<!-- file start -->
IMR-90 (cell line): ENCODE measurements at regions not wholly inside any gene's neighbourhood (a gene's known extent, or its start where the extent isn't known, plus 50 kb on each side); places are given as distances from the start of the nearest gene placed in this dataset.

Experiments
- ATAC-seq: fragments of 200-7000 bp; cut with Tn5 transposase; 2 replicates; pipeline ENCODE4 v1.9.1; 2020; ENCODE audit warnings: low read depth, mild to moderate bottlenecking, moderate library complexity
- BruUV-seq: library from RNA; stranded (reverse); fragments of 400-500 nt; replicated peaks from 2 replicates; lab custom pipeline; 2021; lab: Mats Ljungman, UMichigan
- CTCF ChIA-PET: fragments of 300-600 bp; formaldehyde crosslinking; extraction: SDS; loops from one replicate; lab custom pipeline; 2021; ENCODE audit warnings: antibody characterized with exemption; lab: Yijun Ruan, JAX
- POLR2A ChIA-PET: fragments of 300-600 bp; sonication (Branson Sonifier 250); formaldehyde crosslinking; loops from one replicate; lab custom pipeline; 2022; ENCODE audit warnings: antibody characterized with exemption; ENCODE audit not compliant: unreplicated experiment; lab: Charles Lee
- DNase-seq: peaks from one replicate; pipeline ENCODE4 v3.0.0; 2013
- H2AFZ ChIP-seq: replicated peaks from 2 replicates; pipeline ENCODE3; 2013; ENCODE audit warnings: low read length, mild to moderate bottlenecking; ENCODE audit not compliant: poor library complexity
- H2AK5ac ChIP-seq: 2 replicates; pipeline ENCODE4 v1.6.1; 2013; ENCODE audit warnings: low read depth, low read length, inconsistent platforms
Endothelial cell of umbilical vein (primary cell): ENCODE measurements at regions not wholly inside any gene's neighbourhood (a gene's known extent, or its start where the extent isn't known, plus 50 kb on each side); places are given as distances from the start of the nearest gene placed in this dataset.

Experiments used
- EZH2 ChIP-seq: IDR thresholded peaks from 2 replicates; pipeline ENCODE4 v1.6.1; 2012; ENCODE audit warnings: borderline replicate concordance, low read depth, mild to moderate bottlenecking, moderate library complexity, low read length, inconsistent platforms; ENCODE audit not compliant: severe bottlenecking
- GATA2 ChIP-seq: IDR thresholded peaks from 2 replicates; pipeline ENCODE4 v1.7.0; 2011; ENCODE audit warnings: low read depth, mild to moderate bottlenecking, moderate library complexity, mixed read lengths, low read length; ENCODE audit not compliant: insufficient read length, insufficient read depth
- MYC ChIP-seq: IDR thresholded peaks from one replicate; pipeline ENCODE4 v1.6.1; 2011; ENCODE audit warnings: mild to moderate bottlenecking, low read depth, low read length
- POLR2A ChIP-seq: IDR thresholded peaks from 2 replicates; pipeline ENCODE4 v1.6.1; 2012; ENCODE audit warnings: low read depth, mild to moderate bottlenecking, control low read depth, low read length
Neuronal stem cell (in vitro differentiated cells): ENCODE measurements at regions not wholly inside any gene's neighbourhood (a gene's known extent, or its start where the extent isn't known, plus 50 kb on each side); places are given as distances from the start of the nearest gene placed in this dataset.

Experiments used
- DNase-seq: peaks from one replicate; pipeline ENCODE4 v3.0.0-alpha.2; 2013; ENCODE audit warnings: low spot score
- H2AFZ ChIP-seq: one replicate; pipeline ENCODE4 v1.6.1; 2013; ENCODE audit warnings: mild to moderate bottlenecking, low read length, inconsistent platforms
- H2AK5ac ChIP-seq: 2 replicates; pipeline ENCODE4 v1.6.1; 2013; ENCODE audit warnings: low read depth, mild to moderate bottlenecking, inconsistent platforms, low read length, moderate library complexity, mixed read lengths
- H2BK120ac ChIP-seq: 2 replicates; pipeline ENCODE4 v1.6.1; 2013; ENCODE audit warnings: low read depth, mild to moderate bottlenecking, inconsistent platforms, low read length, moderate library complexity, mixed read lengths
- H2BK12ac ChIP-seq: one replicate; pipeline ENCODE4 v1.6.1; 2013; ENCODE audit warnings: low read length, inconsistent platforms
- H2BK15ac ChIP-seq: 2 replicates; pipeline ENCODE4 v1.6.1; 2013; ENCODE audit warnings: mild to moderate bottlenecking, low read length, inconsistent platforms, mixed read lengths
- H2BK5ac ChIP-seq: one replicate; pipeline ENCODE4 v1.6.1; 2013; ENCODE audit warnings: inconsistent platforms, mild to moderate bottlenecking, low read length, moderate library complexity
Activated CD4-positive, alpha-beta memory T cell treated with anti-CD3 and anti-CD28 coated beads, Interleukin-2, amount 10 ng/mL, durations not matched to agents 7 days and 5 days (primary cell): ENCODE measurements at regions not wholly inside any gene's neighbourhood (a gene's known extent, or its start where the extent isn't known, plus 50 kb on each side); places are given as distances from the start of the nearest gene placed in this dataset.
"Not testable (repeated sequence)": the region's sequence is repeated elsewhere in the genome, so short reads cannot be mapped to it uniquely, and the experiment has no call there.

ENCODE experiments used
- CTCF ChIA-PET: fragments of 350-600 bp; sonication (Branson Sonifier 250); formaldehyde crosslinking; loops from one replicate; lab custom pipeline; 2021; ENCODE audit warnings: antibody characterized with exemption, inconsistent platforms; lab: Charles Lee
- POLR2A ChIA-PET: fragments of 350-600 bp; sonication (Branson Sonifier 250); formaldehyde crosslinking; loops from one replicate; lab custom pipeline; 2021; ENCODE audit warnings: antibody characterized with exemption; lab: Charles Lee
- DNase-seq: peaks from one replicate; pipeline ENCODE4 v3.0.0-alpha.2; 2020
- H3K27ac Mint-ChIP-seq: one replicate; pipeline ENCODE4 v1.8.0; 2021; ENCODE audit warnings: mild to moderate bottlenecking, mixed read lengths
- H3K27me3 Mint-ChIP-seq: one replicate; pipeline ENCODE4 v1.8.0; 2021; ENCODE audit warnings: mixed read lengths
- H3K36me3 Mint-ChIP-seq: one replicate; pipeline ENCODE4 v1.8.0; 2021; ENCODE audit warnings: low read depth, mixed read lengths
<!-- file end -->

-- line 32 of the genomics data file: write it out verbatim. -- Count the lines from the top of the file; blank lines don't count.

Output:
- H3K27me3 Mint-ChIP-seq: one replicate; pipeline ENCODE4 v1.8.0; 2021; ENCODE audit warnings: mixed read lengths